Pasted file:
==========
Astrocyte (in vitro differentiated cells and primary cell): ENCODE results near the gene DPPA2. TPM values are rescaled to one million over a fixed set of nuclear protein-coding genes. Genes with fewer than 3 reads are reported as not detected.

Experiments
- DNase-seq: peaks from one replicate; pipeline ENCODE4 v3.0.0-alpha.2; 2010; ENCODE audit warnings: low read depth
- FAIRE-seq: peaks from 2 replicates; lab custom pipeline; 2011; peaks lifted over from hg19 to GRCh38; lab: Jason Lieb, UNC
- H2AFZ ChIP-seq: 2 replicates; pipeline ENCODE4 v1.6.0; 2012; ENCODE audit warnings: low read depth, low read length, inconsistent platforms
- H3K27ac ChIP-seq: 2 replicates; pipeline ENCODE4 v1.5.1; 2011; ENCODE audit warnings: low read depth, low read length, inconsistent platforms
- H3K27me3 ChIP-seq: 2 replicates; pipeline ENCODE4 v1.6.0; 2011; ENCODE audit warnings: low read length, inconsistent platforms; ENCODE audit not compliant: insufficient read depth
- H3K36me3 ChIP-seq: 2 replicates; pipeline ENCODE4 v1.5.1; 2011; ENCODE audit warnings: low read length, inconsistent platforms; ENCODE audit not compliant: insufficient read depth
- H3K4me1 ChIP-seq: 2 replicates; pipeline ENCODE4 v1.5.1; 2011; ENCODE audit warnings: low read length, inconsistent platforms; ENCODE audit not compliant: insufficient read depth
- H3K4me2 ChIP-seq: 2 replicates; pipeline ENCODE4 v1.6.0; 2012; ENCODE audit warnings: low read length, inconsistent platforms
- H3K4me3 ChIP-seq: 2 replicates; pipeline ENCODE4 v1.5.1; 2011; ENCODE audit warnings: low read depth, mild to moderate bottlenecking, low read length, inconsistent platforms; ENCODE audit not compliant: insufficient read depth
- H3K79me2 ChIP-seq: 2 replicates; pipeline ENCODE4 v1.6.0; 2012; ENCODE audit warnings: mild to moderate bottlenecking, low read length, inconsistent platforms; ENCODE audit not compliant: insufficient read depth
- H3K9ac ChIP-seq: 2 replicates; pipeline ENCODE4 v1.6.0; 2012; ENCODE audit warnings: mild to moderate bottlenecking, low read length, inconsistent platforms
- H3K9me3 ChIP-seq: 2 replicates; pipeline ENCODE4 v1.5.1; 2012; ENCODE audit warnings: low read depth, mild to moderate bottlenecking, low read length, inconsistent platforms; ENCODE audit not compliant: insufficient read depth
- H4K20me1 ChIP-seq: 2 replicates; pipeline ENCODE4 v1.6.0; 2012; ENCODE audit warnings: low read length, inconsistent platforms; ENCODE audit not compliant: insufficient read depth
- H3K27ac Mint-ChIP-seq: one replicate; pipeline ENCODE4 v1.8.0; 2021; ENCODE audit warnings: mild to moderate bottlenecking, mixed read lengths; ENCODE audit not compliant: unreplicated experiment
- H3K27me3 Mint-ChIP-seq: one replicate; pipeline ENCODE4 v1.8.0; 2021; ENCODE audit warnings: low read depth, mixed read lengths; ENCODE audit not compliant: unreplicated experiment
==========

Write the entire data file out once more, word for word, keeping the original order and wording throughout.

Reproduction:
Astrocyte (in vitro differentiated cells and primary cell): ENCODE results near the gene DPPA2. TPM values are rescaled to one million over a fixed set of nuclear protein-coding genes. Genes with fewer than 3 reads are reported as not detected.

Experiments
- DNase-seq: peaks from one replicate; pipeline ENCODE4 v3.0.0-alpha.2; 2010; ENCODE audit warnings: low read depth
- FAIRE-seq: peaks from 2 replicates; lab custom pipeline; 2011; peaks lifted over from hg19 to GRCh38; lab: Jason Lieb, UNC
- H2AFZ ChIP-seq: 2 replicates; pipeline ENCODE4 v1.6.0; 2012; ENCODE audit warnings: low read depth, low read length, inconsistent platforms
- H3K27ac ChIP-seq: 2 replicates; pipeline ENCODE4 v1.5.1; 2011; ENCODE audit warnings: low read depth, low read length, inconsistent platforms
- H3K27me3 ChIP-seq: 2 replicates; pipeline ENCODE4 v1.6.0; 2011; ENCODE audit warnings: low read length, inconsistent platforms; ENCODE audit not compliant: insufficient read depth
- H3K36me3 ChIP-seq: 2 replicates; pipeline ENCODE4 v1.5.1; 2011; ENCODE audit warnings: low read length, inconsistent platforms; ENCODE audit not compliant: insufficient read depth
- H3K4me1 ChIP-seq: 2 replicates; pipeline ENCODE4 v1.5.1; 2011; ENCODE audit warnings: low read length, inconsistent platforms; ENCODE audit not compliant: insufficient read depth
- H3K4me2 ChIP-seq: 2 replicates; pipeline ENCODE4 v1.6.0; 2012; ENCODE audit warnings: low read length, inconsistent platforms
- H3K4me3 ChIP-seq: 2 replicates; pipeline ENCODE4 v1.5.1; 2011; ENCODE audit warnings: low read depth, mild to moderate bottlenecking, low read length, inconsistent platforms; ENCODE audit not compliant: insufficient read depth
- H3K79me2 ChIP-seq: 2 replicates; pipeline ENCODE4 v1.6.0; 2012; ENCODE audit warnings: mild to moderate bottlenecking, low read length, inconsistent platforms; ENCODE audit not compliant: insufficient read depth
- H3K9ac ChIP-seq: 2 replicates; pipeline ENCODE4 v1.6.0; 2012; ENCODE audit warnings: mild to moderate bottlenecking, low read length, inconsistent platforms
- H3K9me3 ChIP-seq: 2 replicates; pipeline ENCODE4 v1.5.1; 2012; ENCODE audit warnings: low read depth, mild to moderate bottlenecking, low read length, inconsistent platforms; ENCODE audit not compliant: insufficient read depth
- H4K20me1 ChIP-seq: 2 replicates; pipeline ENCODE4 v1.6.0; 2012; ENCODE audit warnings: low read length, inconsistent platforms; ENCODE audit not compliant: insufficient read depth
- H3K27ac Mint-ChIP-seq: one replicate; pipeline ENCODE4 v1.8.0; 2021; ENCODE audit warnings: mild to moderate bottlenecking, mixed read lengths; ENCODE audit not compliant: unreplicated experiment
- H3K27me3 Mint-ChIP-seq: one replicate; pipeline ENCODE4 v1.8.0; 2021; ENCODE audit warnings: low read depth, mixed read lengths; ENCODE audit not compliant: unreplicated experiment